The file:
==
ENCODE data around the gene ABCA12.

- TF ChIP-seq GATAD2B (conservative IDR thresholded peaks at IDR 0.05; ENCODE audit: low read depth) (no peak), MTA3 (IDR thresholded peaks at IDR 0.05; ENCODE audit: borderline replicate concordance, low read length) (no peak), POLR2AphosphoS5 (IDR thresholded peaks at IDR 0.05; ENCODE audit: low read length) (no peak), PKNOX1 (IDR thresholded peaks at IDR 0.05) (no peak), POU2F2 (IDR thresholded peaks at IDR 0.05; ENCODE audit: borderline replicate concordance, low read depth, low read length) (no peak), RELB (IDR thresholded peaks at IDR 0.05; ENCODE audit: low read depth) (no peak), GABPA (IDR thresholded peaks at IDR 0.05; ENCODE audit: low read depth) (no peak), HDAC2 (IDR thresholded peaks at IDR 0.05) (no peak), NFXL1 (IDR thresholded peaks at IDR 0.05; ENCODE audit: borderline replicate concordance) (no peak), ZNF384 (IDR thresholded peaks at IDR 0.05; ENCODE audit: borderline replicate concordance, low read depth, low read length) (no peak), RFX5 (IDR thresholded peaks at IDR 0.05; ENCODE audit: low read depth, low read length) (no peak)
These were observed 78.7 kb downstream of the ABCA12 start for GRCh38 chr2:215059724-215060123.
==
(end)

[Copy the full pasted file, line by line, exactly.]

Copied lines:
ENCODE data around the gene ABCA12.

- TF ChIP-seq GATAD2B (conservative IDR thresholded peaks at IDR 0.05; ENCODE audit: low read depth) (no peak), MTA3 (IDR thresholded peaks at IDR 0.05; ENCODE audit: borderline replicate concordance, low read length) (no peak), POLR2AphosphoS5 (IDR thresholded peaks at IDR 0.05; ENCODE audit: low read length) (no peak), PKNOX1 (IDR thresholded peaks at IDR 0.05) (no peak), POU2F2 (IDR thresholded peaks at IDR 0.05; ENCODE audit: borderline replicate concordance, low read depth, low read length) (no peak), RELB (IDR thresholded peaks at IDR 0.05; ENCODE audit: low read depth) (no peak), GABPA (IDR thresholded peaks at IDR 0.05; ENCODE audit: low read depth) (no peak), HDAC2 (IDR thresholded peaks at IDR 0.05) (no peak), NFXL1 (IDR thresholded peaks at IDR 0.05; ENCODE audit: borderline replicate concordance) (no peak), ZNF384 (IDR thresholded peaks at IDR 0.05; ENCODE audit: borderline replicate concordance, low read depth, low read length) (no peak), RFX5 (IDR thresholded peaks at IDR 0.05; ENCODE audit: low read depth, low read length) (no peak)
These were observed 78.7 kb downstream of the ABCA12 start for GRCh38 chr2:215059724-215060123.